Understanding Infant Maturity

If you’ve been around the Life Model, you’ve probably heard about the five stages of maturity: infant, child, adult, parent, and elder. If you are newer to the Life Model, the stages of maturity outline the growth process from infancy through adulthood in terms of relational skills, emotional health, and the ability to handle life’s challenges. Regardless of your experience with the Life Model, understanding maturity is an ongoing process that requires us to regularly check-in with ourselves to see where we are growing and where we get stuck. We do not graduate from one level to the next, and often the process of growth is more of a zig zag line, rather than a smooth-sailing experience. 

As the initial stage of maturity, infant maturity is the first building block of how we experience the world. Chronologically, we are in infant maturity from 0-4 years old. However, if we did not receive what we needed as infants, we may need to revisit learning how to meet those needs later as adults. Here’s some key aspects of infant maturity in the context of the Life Model: 

  1. Establishment of Joy Bonds: Infant maturity emphasizes the importance of forming joyful connections with primary caregivers. These joy bonds are foundational for developing a sense of security and belonging. 
  2. Capacity for Joy and Peace: At this stage, infants learn to experience and return to a state of joy and peace after distress. 
  3. Nonverbal Communication: Infants primarily communicate nonverbally, and they learn to read and respond to nonverbal cues from caregivers. This skill lays the groundwork for understanding and empathizing with others.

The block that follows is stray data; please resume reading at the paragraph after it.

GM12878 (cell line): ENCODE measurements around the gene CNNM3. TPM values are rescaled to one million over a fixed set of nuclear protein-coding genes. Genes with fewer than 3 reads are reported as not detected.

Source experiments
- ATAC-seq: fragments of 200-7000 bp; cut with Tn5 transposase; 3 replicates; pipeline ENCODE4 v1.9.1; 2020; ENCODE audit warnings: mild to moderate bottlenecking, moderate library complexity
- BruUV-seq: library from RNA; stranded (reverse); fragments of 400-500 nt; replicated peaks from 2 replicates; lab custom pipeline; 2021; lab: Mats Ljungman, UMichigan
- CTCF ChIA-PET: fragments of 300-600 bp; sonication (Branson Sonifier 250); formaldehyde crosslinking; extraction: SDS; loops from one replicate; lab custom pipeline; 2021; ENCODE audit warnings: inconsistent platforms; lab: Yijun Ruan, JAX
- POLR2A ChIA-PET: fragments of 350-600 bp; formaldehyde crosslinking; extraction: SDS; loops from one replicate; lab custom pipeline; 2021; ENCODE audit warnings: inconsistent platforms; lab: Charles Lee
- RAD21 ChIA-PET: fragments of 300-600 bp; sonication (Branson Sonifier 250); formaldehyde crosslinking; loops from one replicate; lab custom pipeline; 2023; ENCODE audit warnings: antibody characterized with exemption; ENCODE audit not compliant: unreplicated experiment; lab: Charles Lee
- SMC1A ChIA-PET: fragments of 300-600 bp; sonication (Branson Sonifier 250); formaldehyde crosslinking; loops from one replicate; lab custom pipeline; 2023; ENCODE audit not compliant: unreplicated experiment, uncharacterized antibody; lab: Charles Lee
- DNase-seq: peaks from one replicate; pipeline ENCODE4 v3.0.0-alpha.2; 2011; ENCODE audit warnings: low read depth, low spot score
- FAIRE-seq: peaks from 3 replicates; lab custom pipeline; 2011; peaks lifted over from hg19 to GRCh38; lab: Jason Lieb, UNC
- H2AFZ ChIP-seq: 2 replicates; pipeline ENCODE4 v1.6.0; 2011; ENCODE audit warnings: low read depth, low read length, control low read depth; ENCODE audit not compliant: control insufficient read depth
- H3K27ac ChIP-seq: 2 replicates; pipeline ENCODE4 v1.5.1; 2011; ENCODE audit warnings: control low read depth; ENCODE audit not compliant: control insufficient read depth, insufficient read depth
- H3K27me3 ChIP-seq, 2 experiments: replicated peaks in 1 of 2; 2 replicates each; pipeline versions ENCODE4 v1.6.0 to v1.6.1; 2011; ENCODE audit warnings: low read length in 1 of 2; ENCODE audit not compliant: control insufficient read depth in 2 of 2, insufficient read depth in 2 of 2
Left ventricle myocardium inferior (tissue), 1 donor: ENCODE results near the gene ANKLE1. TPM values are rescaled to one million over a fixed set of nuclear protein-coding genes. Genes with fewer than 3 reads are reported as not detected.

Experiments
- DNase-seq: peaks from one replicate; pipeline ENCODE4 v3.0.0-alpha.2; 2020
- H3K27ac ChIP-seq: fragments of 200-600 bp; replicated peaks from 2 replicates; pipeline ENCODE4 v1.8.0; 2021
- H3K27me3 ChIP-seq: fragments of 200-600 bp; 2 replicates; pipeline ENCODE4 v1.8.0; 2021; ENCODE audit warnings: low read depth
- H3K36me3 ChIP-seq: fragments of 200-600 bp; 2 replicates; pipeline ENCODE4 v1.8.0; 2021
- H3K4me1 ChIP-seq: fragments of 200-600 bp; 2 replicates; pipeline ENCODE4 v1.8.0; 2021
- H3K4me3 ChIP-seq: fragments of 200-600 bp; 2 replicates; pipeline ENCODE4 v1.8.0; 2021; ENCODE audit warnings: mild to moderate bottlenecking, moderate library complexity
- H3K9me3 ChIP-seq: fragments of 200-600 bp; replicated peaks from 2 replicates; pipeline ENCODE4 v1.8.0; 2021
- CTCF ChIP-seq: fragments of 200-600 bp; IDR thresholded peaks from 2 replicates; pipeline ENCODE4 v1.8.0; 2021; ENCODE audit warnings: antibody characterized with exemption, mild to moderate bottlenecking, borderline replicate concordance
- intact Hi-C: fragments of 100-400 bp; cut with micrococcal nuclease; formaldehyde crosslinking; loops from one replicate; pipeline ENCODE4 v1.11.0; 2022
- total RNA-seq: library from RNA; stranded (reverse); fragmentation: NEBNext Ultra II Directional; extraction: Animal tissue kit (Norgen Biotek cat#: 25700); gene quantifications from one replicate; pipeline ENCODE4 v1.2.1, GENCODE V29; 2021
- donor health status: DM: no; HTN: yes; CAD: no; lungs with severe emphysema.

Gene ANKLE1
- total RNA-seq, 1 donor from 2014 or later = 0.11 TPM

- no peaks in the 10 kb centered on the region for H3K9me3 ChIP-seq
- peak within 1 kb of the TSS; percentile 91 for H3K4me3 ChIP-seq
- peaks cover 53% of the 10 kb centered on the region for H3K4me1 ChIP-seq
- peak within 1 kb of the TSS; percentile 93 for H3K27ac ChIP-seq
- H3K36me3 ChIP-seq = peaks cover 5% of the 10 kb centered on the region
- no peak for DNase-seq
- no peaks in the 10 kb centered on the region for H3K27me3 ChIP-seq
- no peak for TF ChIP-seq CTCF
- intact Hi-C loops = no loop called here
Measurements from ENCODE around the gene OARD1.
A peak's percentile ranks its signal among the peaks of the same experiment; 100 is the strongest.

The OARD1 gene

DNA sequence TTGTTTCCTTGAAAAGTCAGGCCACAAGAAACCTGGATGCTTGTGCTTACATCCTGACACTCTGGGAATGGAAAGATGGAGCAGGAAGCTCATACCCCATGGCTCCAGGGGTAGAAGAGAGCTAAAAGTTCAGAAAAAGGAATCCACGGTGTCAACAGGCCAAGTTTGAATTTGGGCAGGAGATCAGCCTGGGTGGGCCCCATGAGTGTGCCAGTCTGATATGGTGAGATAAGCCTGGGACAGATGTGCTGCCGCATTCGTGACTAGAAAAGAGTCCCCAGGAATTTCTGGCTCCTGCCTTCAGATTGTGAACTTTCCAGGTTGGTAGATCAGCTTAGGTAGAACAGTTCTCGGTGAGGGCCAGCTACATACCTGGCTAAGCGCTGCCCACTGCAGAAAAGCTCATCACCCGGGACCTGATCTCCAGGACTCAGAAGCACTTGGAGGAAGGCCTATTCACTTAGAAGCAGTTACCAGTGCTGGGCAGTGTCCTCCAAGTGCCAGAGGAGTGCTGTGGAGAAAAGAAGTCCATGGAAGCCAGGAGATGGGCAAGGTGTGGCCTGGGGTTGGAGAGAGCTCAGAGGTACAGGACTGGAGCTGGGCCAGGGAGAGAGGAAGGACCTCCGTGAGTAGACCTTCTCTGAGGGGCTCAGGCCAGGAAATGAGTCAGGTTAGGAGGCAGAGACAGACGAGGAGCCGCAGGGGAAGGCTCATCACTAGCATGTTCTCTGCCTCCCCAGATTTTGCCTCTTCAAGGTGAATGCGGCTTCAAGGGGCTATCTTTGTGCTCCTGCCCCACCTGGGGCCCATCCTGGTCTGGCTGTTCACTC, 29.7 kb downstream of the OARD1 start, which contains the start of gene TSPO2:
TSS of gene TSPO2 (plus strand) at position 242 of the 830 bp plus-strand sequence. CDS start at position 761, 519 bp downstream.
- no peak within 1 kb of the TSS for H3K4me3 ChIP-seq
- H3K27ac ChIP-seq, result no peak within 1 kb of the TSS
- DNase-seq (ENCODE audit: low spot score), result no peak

4. Developing a Sense of Identity: Infants begin to develop a sense of self based on their interactions with caregivers. Positive interactions help infants see themselves as valuable and loved. 
  5. Attachment Formation: Secure attachments formed during infancy are critical for later emotional and relational health. These attachments provide a safe base from which infants can explore the world. 
  6. Learning to Synchronize with Others: Infants start to synchronize their emotional states with those of their caregivers. This mutual regulation helps them learn to manage their own emotions and respond to others appropriately. 

At the core of infant maturity, is the goal of learning how to receive from others well. Deficits or traumas experienced during this stage can impact future relational and emotional development. Therefore, addressing and healing these early wounds is crucial for satisfying relationships later in life. Regardless of age, we all need secure relationships that help us regulate from distress, establish joy, and have moments where we can soak in someone else’s care for us. Often this is where we need God to redeem previous bad relational experiences by bringing us into the care of spiritual family that helps us heal our wounded hearts. Stay tuned for next week’s blog as Claudia Hendricks shares on the importance of learning to receive throughout life. 

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